- By Natalie Halpern
Mayo Clinic simulation center receives top accreditation
JACKSONVILLE, Fla.— The Mayo Clinic J. Wayne and Delores Barr Weaver Simulation Center at Mayo Clinic's Florida campus has earned accreditation in the area of teaching and education by the Society for Simulation in Healthcare in Washington, D.C. The center is one of only 100 in the world to be recognized as having the highest quality standards in health care simulation.
The Society for Simulation in Healthcare fosters the improvement and application of simulation-based modalities that promote better patient care and can improve patient outcomes. The accreditation was awarded after a peer-reviewed, customized evaluation of the center's processes and outcomes in teaching and education that included an application process and on-site review visit.
“Simulation has huge impacts on patient care. It fosters communication, teamwork, safety, confidence and best practices,” says Leslie Simon, D.O., medical director, J. Wayne and Delores Barr Weaver Simulation Center. “Standardization of our processes through accreditation has only made us better at what we do, helping to make Mayo Clinic the safest possible place to be a patient.”
The recognition also supports the recruitment of exceptional staff; puts the center at an advantage for obtaining grant funds for research and education; and attracts future medical students, residents and fellows.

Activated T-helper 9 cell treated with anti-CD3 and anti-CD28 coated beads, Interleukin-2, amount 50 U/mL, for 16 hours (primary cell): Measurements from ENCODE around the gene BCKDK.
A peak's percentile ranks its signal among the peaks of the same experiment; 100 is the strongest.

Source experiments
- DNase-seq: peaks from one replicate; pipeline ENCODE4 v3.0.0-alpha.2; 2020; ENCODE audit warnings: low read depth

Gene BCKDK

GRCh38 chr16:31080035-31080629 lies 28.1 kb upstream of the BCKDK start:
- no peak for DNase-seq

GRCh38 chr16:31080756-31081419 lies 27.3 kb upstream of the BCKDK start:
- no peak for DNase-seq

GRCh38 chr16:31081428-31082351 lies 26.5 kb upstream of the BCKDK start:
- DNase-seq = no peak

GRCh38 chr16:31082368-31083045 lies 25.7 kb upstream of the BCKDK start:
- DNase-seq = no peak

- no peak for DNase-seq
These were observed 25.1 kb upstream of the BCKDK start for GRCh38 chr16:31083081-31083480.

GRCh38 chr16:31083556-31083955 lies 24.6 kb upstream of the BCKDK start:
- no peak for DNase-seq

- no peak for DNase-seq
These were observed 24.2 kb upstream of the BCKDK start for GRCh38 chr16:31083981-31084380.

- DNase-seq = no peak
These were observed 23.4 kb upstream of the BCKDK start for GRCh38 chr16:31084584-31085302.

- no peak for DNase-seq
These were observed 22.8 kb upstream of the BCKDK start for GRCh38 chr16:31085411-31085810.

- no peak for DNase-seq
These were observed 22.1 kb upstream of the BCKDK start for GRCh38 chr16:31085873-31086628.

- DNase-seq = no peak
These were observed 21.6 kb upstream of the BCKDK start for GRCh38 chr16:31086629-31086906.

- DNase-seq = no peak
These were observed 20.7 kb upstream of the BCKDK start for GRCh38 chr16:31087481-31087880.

“The accreditation not only shows our commitment to education, it also elevates our platform for educating allied health staff and providers, so we continue to meet and exceed the needs of our patients,” says Kristin Rosenbush, the center's manager of operations.
The J. Wayne and Delores Barr Weaver Simulation Center opened on Mayo Clinic Florida’s campus in 2013 and occupies more than 10,000 square feet in the Vincent A. Stabile Building. The center includes designated areas for procedural and surgical task training, an operating room, hospital and outpatient exam rooms, an emergency medicine suite and classroom, and debriefing space. The center provided 27,000 hours of medical training in 2017.
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- Natalie Halpern, Mayo Clinic Public Affairs, 507-284-5005, email@example.com